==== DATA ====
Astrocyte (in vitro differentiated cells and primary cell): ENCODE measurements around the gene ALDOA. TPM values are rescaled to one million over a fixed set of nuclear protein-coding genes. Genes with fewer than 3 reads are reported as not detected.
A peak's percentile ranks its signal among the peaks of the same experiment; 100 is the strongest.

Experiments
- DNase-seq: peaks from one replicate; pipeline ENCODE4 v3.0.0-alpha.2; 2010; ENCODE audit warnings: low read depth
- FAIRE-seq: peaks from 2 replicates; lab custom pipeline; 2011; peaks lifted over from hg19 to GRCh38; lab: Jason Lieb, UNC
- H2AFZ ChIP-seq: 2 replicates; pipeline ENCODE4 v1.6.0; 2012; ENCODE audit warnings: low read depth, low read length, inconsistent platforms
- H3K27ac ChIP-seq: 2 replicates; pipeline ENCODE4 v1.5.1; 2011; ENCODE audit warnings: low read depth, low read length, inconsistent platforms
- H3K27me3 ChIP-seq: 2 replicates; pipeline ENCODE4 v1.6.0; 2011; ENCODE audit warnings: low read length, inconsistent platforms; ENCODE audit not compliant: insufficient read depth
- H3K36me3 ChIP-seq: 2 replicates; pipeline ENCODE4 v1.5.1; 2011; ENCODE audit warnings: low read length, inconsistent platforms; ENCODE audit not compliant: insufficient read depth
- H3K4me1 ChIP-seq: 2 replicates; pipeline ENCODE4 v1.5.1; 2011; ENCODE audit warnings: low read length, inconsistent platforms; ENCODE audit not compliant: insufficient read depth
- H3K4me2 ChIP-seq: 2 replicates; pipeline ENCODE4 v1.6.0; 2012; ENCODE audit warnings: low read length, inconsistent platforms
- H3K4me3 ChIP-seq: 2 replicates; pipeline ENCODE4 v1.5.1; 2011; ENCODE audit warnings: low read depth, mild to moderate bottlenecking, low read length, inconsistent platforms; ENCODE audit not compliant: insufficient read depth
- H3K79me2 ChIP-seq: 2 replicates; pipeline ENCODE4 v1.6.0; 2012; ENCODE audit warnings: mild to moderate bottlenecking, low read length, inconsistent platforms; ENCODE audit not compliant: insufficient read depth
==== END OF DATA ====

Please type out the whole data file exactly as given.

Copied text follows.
Astrocyte (in vitro differentiated cells and primary cell): ENCODE measurements around the gene ALDOA. TPM values are rescaled to one million over a fixed set of nuclear protein-coding genes. Genes with fewer than 3 reads are reported as not detected.
A peak's percentile ranks its signal among the peaks of the same experiment; 100 is the strongest.

Experiments
- DNase-seq: peaks from one replicate; pipeline ENCODE4 v3.0.0-alpha.2; 2010; ENCODE audit warnings: low read depth
- FAIRE-seq: peaks from 2 replicates; lab custom pipeline; 2011; peaks lifted over from hg19 to GRCh38; lab: Jason Lieb, UNC
- H2AFZ ChIP-seq: 2 replicates; pipeline ENCODE4 v1.6.0; 2012; ENCODE audit warnings: low read depth, low read length, inconsistent platforms
- H3K27ac ChIP-seq: 2 replicates; pipeline ENCODE4 v1.5.1; 2011; ENCODE audit warnings: low read depth, low read length, inconsistent platforms
- H3K27me3 ChIP-seq: 2 replicates; pipeline ENCODE4 v1.6.0; 2011; ENCODE audit warnings: low read length, inconsistent platforms; ENCODE audit not compliant: insufficient read depth
- H3K36me3 ChIP-seq: 2 replicates; pipeline ENCODE4 v1.5.1; 2011; ENCODE audit warnings: low read length, inconsistent platforms; ENCODE audit not compliant: insufficient read depth
- H3K4me1 ChIP-seq: 2 replicates; pipeline ENCODE4 v1.5.1; 2011; ENCODE audit warnings: low read length, inconsistent platforms; ENCODE audit not compliant: insufficient read depth
- H3K4me2 ChIP-seq: 2 replicates; pipeline ENCODE4 v1.6.0; 2012; ENCODE audit warnings: low read length, inconsistent platforms
- H3K4me3 ChIP-seq: 2 replicates; pipeline ENCODE4 v1.5.1; 2011; ENCODE audit warnings: low read depth, mild to moderate bottlenecking, low read length, inconsistent platforms; ENCODE audit not compliant: insufficient read depth
- H3K79me2 ChIP-seq: 2 replicates; pipeline ENCODE4 v1.6.0; 2012; ENCODE audit warnings: mild to moderate bottlenecking, low read length, inconsistent platforms; ENCODE audit not compliant: insufficient read depth